Archive for June 22nd, 2009

June 22, 2009

“Support” Group – how to be sure you never grow up

by Rod Smith

Take up your life

Take up your life

Marsha is divorced. When she walks through the door her divorce follows her like a bridal train. Trampled, it catches on every door keeping her from new beginnings.

“Hello, I’m Marsha,” she says looking at the group, “I don’t think you could like me very much. I cannot get over my husband of six years. If I work at it you will also abandon me.” She turned to the person next to her indicating politely that she was done introducing herself.

“I’m Kyle, thirty going on twelve. I don’t do relationships very well. It’s my dad. He drank a lot. Don’t expect me to be responsible, reasonable or respectful. If I get over him what will I do about my identity? It’s not so nice to meet all of you. You remind me of my dad.”

“Martin here,” he says, stepping into the middle of the room, “I had teachers who expected a lot from me. They gave me homework, expected me to read for myself. Cruel teachers. They are the reason I’m an underachiever today. They’re the reason I cannot hold down a job. I think I’ll sue.”

“Annabel is my name. I hate spring. It means summer’s coming. I’ll have to go outdoors and see people. Grandma had favorites. I wasn’t one of them. She’s why I don’t go out and I don’t like the sun. If it wasn’t for her, I’d be fun.”

“When I know you a little better you can know my name,” she says skirting the room, “Ok, I’ll chance it. My name is May. My neighbors made fun of me when I was growing up. It’s their fault that I cannot stay with one man. I need constant approval. Not like June over there.”

“Thanks May, I can handle this myself. I’m June. I have got to smoke to calm my nerves (dad smoked), drink to ease my boredom (mom drank) and cuss to get my way (my husband taught me to cuss). It’s the government. They do not treat me very well. Expecting me to work is the most unfair thing I’ve ever heard.”

“Move over June. I am Bob. I have got something to say. I’d be thin if it wasn’t for all those commercials for food all around America. I think I’ve got a case here. My health’s in trouble yet they keep advertising those tasty hamburgers. Anyone got a lawyer friend who wants to do pro bono?”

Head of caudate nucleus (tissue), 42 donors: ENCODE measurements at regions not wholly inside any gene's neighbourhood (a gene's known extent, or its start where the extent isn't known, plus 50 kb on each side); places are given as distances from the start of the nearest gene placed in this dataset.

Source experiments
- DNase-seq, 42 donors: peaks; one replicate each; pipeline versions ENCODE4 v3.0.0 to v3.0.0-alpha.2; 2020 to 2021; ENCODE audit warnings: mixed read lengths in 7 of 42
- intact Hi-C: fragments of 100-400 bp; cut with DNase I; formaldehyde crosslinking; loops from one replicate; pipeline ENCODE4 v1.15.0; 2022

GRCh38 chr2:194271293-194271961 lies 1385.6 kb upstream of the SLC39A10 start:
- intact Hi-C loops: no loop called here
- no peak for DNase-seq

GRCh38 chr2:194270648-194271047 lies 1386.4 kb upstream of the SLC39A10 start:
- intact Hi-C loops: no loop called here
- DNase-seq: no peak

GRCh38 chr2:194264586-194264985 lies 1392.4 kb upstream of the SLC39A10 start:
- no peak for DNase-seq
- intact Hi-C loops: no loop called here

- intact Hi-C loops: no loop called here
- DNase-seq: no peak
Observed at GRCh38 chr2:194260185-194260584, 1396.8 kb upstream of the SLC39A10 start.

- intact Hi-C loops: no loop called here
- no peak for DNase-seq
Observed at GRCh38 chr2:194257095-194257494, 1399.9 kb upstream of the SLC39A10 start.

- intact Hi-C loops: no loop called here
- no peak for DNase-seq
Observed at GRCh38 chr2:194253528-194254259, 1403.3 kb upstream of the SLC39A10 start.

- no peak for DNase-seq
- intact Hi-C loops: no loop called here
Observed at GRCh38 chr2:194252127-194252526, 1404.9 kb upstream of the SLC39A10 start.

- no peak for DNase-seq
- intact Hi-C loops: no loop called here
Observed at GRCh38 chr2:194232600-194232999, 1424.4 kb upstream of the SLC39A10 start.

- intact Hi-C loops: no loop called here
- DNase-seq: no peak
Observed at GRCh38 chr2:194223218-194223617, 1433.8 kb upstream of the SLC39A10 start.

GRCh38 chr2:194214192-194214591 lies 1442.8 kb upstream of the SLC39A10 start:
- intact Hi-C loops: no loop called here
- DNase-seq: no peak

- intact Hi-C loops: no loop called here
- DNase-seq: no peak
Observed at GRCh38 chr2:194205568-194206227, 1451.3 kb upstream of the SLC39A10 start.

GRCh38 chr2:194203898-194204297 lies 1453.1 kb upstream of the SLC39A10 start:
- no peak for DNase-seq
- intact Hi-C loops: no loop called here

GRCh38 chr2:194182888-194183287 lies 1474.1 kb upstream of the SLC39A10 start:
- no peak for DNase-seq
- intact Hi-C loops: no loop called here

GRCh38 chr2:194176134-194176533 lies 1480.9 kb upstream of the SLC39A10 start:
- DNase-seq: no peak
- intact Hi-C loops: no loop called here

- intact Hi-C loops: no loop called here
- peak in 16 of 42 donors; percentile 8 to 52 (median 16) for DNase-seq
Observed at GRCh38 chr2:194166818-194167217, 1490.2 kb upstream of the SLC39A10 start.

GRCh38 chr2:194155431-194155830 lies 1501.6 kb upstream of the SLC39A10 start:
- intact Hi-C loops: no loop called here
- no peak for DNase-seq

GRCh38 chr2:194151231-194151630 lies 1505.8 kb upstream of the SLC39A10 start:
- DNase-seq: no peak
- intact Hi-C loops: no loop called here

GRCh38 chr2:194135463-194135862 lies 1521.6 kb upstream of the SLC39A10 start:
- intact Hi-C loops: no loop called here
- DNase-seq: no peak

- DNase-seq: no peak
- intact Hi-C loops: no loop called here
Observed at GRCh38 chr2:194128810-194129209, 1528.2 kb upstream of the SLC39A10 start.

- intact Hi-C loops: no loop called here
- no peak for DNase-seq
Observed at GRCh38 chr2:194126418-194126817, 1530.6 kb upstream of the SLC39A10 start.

“I’m Anthony. What are you all doing away from your TVs? Get back in there. How will you ever know who survived, who died, who loved, who married their brother’s ex-wife the third time around. How do you expect to know anything if you keep getting away from the TV?”

“Dakota’s my name. I’ve got a very rare disease that cannot be named. But I am really tired of all this expectation placed on me. My dad just says I’m lazy, but what would he know, he’s worked all his life.”

Glen, who doesn’t talk, steps forward. Once he said something funny, people laughed so he’s never talked again in public. He’s waiting for an apology from somewhere before he moves on.

Norman doesn’t stand still. He’s high. He’s so high you do not want to get in his way. It’s the dealers who got to him. Drugs were just way too available and now he is not.

“I’m Doug, the group leader. With introductions complete, let’s begin with our group meditation:

‘Keep me mindful of my woes
And all who stepped upon my toes
Let my life be full of blame,
So I can always stay the same.’”

June 22, 2009

Moms Matter

by Rod Smith

Take up your life

Take up your life

Readers regularly ask me for lists of local professionals and resources. While scouring the Web for helpful family resources in Kwa-Zulu Natal I came upon an inspiring, innovative enterprise for Mothers at Go there. Moms, dads, grandparents, teachers, and mental health practitioners, sign up. It’s free! Get the newsletter. Join the community. I believe you will be inspired by the warm welcome and the array of attractive things available for mothers AND fathers AND families right on your doorstep.

The website, initiated and facilitated by Deborah Andrews, is doing its job of connecting mothers with opportunities, mothers with each other, and tries to make life a little easier for all in the midst of rearing children of all ages.

Writes Deborah: “It may be a kid’s world ‘out there’ but Moms Matter too! We strive to provide access to resources that can help make your lives a little easier with heaps of stuff you need to know all in one place.” The site includes a comprehensive holiday activity guide for the mid-year break with tons of suggestions of things for families and children to do. It’s a website created by a Mom for Moms who sees that “we’re all in this mommy-thing together!”